A University of Nottingham microbiologist who has pioneered research into a species of friendly bacteria that can kill pathogenic superbugs has been elected Fellow of the Royal Society.
Professor Liz Sockett, from the School of Life Sciences, is the first female scientist from the University of Nottingham to be made a Fellow and is one of fifty eminent scientists from across the world to be elected to the prestigious Society this year. She follows in the footsteps of many other prominent Nottingham Fellows including Professor of Chemistry Martyn Poliakoff and the late Professor Bryan Clarke.1
Liz has made her name leading what she describes as her ‘wonderful research group’ in the global fight against antibiotic resistance through their work on the predatory bacterium Bdellovibrio bacteriovorus. These bacteria act like ‘living antibiotics’ as they naturally invade and destroy pathogenic superbugs like Klebsiella, E. coli, and Salmonella which cause increasingly hard to treat infections.
Reacting to her new Fellowship, Professor Sockett said: “I’m very honoured to be elected a Fellow of the Royal Society. It is recognition of what a fascinating living creature the predatory bacterium Bdellovibrio bacteriovorus is, and what amazing details can be discovered by working with diverse colleagues who bring insights, dedication and kindness to work daily.
“I’ve always had an amazing research group, from the very early days when we did manual DNA sequencing of bacterial genes, listening to recordings of ‘the Three Tenors’ to now when we use multi-colour microscopy, and handle problematic pathogens, to advance our understanding of how bacteria can evolve to kill each other.
“Science is hard work and I’ve not always been right, but we’ve been good at picking ourselves up again and trying a new approach when things didn’t turn out as I hoped.
“Our current lab is a wonderful team to work with: Carey Lambert and Rob Till have made Bdellovibrio research blossom since the early days. Jess Tyson and Paul Radford have added many applied science skills to our experimental repertoire, along with important discoveries from our postgraduate and undergraduate researchers, technical staff, and visiting fellows.
“Past lab members all added to our natural knowledge of Bdellovibrio and have gone on to do great things in many professions worldwide. They and our fantastic collaborators including Andy Lovering in Birmingham, Serge Mostowy in London, Alex Willis and Mat Diggle now in Canada, Erkin Kuru in the USA and Shin-ichi Aizawa in Japan have all helped me a great deal and I thank them for that.”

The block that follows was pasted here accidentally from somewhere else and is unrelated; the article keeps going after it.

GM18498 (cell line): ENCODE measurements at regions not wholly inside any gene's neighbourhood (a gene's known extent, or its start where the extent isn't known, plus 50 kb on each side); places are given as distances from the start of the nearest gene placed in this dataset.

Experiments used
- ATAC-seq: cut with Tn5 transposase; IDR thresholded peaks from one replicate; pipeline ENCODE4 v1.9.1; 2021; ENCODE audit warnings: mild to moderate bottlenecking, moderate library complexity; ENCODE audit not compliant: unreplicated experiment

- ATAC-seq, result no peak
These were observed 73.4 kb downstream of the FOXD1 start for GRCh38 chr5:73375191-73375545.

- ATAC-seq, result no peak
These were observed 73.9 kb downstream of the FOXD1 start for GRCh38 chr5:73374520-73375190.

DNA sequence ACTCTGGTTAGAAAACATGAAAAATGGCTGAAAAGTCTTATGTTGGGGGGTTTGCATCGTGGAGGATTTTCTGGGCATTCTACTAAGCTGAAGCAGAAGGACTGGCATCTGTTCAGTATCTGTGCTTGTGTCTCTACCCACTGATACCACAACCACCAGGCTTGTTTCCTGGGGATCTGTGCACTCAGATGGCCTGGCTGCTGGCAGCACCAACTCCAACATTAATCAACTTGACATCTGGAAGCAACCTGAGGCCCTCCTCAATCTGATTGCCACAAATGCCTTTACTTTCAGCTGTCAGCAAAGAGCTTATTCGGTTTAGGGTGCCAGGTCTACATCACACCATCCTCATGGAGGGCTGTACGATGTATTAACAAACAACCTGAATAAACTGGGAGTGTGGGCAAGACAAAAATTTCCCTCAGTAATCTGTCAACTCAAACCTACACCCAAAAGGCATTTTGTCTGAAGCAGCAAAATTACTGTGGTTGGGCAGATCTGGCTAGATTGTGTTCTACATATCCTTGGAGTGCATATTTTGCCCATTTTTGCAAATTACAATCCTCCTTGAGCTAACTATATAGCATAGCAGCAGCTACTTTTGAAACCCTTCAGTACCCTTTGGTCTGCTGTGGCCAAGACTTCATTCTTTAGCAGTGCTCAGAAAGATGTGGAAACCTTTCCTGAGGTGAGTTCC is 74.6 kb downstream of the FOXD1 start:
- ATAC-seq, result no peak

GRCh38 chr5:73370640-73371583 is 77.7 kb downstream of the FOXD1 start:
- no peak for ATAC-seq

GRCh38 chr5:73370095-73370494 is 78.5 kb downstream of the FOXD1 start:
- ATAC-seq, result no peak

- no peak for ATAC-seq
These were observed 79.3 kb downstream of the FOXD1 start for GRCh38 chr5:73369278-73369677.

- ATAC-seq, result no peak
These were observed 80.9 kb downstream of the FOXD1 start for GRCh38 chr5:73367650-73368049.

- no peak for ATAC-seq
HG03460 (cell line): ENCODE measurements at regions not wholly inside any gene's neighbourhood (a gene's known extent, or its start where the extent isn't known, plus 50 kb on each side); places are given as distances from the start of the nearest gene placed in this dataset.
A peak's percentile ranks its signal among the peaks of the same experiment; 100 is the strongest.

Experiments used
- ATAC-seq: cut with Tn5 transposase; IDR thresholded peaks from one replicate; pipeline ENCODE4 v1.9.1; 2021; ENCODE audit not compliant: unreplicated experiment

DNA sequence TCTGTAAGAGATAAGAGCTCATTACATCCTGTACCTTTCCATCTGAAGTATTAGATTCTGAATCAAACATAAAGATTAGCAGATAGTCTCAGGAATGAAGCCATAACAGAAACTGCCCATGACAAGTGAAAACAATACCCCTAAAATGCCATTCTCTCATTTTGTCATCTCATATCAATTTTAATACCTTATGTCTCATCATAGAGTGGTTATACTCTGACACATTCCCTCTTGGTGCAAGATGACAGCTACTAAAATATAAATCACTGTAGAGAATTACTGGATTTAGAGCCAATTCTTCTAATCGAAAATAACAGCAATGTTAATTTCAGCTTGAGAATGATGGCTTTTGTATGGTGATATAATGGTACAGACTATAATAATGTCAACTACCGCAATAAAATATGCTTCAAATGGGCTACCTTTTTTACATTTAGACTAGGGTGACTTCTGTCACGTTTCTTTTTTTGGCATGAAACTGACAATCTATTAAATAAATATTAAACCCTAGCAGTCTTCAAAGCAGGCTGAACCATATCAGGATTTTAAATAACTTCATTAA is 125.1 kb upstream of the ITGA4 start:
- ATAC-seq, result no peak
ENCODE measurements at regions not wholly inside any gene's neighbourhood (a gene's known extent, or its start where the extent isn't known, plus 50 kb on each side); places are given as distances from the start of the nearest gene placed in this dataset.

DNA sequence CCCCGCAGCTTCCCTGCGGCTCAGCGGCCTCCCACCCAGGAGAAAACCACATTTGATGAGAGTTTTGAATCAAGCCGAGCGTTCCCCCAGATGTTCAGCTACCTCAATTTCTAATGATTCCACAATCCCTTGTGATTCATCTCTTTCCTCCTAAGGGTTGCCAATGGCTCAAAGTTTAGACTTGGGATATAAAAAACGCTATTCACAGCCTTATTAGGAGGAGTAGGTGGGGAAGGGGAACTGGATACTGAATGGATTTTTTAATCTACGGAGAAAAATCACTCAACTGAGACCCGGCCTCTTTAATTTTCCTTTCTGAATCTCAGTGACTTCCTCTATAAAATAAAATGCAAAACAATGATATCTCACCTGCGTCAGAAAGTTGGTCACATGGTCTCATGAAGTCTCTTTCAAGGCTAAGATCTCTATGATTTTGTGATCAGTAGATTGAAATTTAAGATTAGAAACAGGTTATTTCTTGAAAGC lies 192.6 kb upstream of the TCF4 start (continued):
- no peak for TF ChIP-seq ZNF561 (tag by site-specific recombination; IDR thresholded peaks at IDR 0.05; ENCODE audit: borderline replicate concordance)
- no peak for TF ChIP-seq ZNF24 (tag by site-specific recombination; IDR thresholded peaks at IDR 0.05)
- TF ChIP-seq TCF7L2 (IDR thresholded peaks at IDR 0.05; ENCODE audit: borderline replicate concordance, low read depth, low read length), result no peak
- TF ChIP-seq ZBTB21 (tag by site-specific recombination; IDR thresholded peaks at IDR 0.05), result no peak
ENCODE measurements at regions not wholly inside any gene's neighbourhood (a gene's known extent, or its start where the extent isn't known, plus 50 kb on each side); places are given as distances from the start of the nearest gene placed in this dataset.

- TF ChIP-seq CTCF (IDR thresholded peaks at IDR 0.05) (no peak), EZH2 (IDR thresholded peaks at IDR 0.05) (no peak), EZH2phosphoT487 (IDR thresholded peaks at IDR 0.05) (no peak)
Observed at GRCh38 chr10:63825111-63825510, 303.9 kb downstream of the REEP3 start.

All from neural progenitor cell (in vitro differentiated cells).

Professor Dame Jessica Corner, Pro-Vice-Chancellor for Research and Knowledge Exchange at the University of Nottingham said: “I am absolutely delighted that Liz Sockett has been awarded this most prestigious scientific honour, it is richly deserved. Liz is one of the University of Nottingham’s leading women scientists, her work into predatory bacteria, showing their anti-pathogen activities and alliances with host’s immune system in killing bacterial infection, is amongst the most exciting in science today and has massive potential for developing new antibacterial systems for human health. It is wonderful that she has been recognised by the Royal Society for her work.”
Professor Sir Martyn Poliakoff added: “I am delighted that Liz’s outstanding work has been recognised in this way. We have been colleagues at the University for many years and I am always impressed by Liz’s huge enthusiasm for science, an enthusiasm that she communicates so effectively through unstinting outreach to the public. As a former Foreign Secretary of the Royal Society, I am also delighted that the work of leading women scientists is at last being properly recognised. Indeed, Liz is the first woman from our University ever to be elected to the Royal Society. I hope that she is leading the way for others to follow.”
Venki Ramakrishnan, President of the Royal Society, said: “Over the course of the Royal Society’s vast history, it is our Fellowship that has remained a constant thread and the substance from which our purpose has been realised; to use science for the benefit of humanity. This year’s newly elected Fellows and Foreign Members of the Royal Society embody this, being drawn from diverse fields of enquiry—epidemiology, geometry, climatology—at once disparate, but also aligned in their pursuit and contributions of knowledge about the world in which we live, and it is with great honour that I welcome them as Fellows of the Royal Society.”
Professor Sockett will be formally admitted as a Fellow to the Royal Society at the Admissions Day ceremony in July, when she will sign the Charter Book and the Obligation of the Fellows of the Royal Society.
A podcast of Liz as Jim Al-Khalili’s guest on BBC Radio 4’s The Life Scientific is available here.
1 Other fellows of the Royal Society from the University of Nottingham include the inventor of the brain tumour drug temozolomide, Malcolm Stevens, chemists Dave Garner, Gerry Pattenden, Tony Stace and Jim Turner, physicists Tom Foxon and Laurence Eaves, plant biologist Don Grierson and also Professors Bob Lloyd, Ted Cocking, and the late Bryan Clarke who made their research discoveries in departments which became part of the present School of Life Sciences.